COLLEGE STATION – High noon, across from Kyle Field on the day before a home game is a lot like an Old West land rush. Eager participants wait at the ready to claim their territory, except instead of horses and side-arms, these contestants come equipped with tents, coolers and lawn chairs.
When the siren sounds, Texas A&M fans stampede into prime tailgating turf, pumped up for an Aggie victory. And as the national spotlight shines on the university, the 12th Man’s spirit and dedication has caught the attention of editors at Tailgater Magazine, who’ve declared Aggie fans the No. 1 tailgaters in all of college football.
As the Aggies prepare to take on the University of Alabama tomorrow in the season’s most anticipated game, Tailgater Magazine’s editor-in-chief, Lee Hurley, reflects on why the 12th Man tops college football fandom.
“Texas A&M has all the buzz right now and for good reason,” he says. “A new and significant entry into the SEC, they beat Alabama last year and could beat them again this year. They’re ranked in the top 10 and there’s an incredible new stadium expansion in progress. And the school administration understands the value of tailgating. The 12th Man is a unique and incredibly devoted student body − they are nice fans and it’s a great campus.”
And the last three reasons?
“Johnny Manziel, Johnny Manziel and Johnny Manziel,” Hurley laughs.
“We’re so honored to have been chosen as the No. 1 tailgating destination in college football,” states Neil Peltier, Texas A&M’s assistant director of tailgating operations. “I can’t say I’m surprised; we have the most talked about team in the country right now. And there’s no other school that can rival our fans’ dedication to their team.”
Kyle Field is sold out tomorrow as the Aggies will meet Alabama for the first time since last season’s upset victory in Tuscaloosa over the No. 1-ranked Crimson Tide, 29-24. Tailgaters began setting up their spots mid-week for Saturday’s game.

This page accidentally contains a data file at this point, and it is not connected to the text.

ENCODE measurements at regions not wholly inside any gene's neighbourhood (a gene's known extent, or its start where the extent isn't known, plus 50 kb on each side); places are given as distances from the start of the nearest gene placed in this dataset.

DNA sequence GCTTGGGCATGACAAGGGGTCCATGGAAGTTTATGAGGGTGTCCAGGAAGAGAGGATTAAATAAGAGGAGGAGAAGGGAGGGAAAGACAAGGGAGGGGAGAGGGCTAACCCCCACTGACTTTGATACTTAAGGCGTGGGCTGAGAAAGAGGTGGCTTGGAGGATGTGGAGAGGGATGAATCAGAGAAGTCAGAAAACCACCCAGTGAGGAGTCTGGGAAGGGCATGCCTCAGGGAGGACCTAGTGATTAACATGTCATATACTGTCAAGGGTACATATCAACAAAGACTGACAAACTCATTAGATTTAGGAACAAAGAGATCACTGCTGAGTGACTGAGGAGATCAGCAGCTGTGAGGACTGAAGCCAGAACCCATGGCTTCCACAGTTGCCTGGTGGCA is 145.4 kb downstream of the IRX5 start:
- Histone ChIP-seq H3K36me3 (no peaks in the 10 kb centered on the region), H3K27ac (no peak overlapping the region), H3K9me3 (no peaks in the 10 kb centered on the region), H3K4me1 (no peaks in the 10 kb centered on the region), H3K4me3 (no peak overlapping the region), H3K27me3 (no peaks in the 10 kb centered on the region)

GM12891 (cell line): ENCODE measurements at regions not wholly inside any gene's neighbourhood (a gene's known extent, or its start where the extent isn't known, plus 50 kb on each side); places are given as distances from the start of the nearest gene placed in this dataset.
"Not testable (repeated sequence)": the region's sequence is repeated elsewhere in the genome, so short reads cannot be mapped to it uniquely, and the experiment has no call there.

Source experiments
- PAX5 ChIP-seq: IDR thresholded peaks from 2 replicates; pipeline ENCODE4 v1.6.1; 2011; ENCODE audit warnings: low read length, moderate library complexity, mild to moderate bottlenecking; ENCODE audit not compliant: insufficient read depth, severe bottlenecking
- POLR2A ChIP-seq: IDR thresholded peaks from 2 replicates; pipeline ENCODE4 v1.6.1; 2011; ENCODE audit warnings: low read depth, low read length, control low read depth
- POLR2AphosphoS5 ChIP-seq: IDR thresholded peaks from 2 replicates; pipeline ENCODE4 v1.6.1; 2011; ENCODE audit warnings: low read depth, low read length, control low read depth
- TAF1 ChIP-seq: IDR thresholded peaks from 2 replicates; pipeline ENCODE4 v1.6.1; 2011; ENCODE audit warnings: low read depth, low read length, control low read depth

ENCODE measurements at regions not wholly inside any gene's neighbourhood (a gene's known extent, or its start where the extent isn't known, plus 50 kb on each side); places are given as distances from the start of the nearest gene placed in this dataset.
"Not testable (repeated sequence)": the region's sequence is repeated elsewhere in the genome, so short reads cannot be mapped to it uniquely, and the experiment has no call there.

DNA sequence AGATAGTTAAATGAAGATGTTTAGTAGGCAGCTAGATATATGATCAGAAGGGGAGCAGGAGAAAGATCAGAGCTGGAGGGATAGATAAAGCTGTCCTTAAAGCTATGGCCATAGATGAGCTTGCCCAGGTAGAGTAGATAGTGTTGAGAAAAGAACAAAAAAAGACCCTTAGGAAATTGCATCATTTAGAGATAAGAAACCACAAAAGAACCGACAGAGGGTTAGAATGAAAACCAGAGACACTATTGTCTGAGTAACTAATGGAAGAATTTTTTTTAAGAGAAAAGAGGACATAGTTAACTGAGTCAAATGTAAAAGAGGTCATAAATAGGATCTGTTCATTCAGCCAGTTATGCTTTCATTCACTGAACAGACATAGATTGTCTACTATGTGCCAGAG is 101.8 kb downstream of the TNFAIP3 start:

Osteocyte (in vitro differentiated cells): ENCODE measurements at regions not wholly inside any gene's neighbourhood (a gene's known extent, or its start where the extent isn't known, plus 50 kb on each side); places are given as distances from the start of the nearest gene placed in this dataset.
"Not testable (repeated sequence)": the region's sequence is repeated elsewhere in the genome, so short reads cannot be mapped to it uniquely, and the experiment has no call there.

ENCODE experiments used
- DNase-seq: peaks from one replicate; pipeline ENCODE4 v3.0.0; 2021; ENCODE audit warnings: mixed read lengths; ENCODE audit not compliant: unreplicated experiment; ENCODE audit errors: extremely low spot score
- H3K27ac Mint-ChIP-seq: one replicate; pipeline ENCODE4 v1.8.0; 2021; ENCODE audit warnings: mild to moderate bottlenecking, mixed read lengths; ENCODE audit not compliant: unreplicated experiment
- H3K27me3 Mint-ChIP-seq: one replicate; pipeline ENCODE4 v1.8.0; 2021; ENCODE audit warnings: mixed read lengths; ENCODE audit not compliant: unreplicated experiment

As for the nationwide hype surrounding the Texas A&M/Alabama matchup, Shane Hinckley, interim vice president for Marketing & Communications at Texas A&M, says fans should expect this level of excitement from here on out. “We will have games like this every year going forward in the SEC,” he says. “It’s our expectation that this weekend’s great tailgating experience will be the norm for Texas A&M football.”
Tailgater Lee Manning, an agricultural leadership and development major, Texas A&M class of 2016, believes it’s the fans that have made Aggie tailgating so special. “Texas A&M has the best, most organized fan base − the 12th Man − and we’re loyal to the team no matter what.”
Taylor Trcka, class of 2015, an environmental studies major, comes to the land rush to secure her spot and says it’s the fellowship that sets Aggie tailgating apart. “There’s just something about this school and the camaraderie that makes everyone come together and support the university that we all love.”
Her friend Lauren DeLuca, class of 2015, a marketing major, agrees, saying “Our fans and our students are so school-spirited and so I feel like when people come to games at Kyle Field, it’s an experience they’ll never get anywhere else.”
Former students John Ratcliffe, class of 1962, and his friend, Stephanie Roberts, class of 1997, both from Houston, say they’ve seen Aggie tailgating increase over the years. “Now it’s like mass hysteria,” says Roberts.
As Texas A&M tailgating has grown, so has the popularity of Aggie tailgating merchandise, up 22% in licensing dollars over last year, Hinckley notes, adding, “Tailgating and its related products have become a very big business.”
He points to retailers such as Barnes and Noble at Texas A&M and Academy that carry officially licensed tents, chairs, coolers, tailgating games, and many other accessories to help Aggie fans Maroon-Out their tailgate.
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